I agree, Silviu. That's basically what I've been thinking. I'm working on an updated patch. Thanks for all the feedback!

mssimpso updated this revision to Diff 57508.May 17 2016, 1:02 PM
mssimpso retitled this revision from [LV] Handle RAW dependences in interleaved access analysis to [LV] Preserve order of dependences in interleaved accesses analysis.
mssimpso updated this object.
mssimpso edited edge metadata.

Updated the analysis according to feedback from Adam and Silviu.

Sorry for the delay in getting a new version of this patch ready. This update is notably different from the previous version in the following ways: (1) We collect all memory accesses in collectConstStrideAccesses instead of only the stride-greater-than-one accesses. We have to collect all accesses to check for dependences between interleaved and non-interleaved accesses. The non-strided accesses are ignored when actually creating the groups. (2) We only ignore the WAR case. I think the code generation strategy can only ensure we won't violate write-after-reads. Everything else is checked. (3) For strided accesses, we try and prove independence like is done in LAA. All other constant-distance accesses are considered dependent, and we preserve their order. The dependences are checked in canReorderMemAccs. (4) I've added another test case, and updated existing comments about the algorithm.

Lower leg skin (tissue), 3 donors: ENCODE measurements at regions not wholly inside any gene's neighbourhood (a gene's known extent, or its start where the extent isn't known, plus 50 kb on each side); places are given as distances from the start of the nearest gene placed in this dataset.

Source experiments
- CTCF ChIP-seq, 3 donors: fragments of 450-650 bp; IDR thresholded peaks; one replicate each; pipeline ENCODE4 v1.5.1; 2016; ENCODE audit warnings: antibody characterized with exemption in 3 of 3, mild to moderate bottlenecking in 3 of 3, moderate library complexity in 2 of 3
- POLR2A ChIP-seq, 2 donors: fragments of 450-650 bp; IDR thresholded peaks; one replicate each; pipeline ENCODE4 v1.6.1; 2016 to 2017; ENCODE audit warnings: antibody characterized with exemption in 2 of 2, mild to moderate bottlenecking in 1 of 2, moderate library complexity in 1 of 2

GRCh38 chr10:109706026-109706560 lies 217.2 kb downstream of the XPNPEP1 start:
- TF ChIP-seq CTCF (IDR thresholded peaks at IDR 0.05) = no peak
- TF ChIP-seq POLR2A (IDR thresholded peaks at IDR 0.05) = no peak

mssimpso marked an inline comment as done.May 17 2016, 1:03 PM

I have just a few quick remarks (and most of them were inherited from the existing code).

Cheers,
Silviu

lib/Transforms/Vectorize/LoopVectorize.cpp
5071 ↗(On Diff #57508)

We should improve this at some point to check for NoDep (which is what we're really looking for here) and is implied by this test.

5077 ↗(On Diff #57508)

This makes assumptions on how LAA works. It might be technically true at the moment, but if the dependence analysis would be improved it would possibly invalidate this.

I think the case where we memcheck each pointer is an edge case? I'm not sure it's worth doing the interleaved access vectorization in this case.

The more common case could be if two pointers are in different alias sets or have different underlying objects? But that should be expressed as a NoDep.

5093 ↗(On Diff #57508)

Same here. Ideally we would know we have NoDep from LAA.

Some of the checks here seem to be specifically related to forming the interleaved groups, and less about reordering accesses.

Hi Silviu,